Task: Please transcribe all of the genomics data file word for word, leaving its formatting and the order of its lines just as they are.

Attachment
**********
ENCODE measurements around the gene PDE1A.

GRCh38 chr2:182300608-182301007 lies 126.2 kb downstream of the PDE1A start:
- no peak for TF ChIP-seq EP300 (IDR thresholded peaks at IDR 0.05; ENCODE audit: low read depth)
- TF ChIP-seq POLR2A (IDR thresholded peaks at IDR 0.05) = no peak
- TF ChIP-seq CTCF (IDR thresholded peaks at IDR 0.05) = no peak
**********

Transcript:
ENCODE measurements around the gene PDE1A.

GRCh38 chr2:182300608-182301007 lies 126.2 kb downstream of the PDE1A start:
- no peak for TF ChIP-seq EP300 (IDR thresholded peaks at IDR 0.05; ENCODE audit: low read depth)
- TF ChIP-seq POLR2A (IDR thresholded peaks at IDR 0.05) = no peak
- TF ChIP-seq CTCF (IDR thresholded peaks at IDR 0.05) = no peak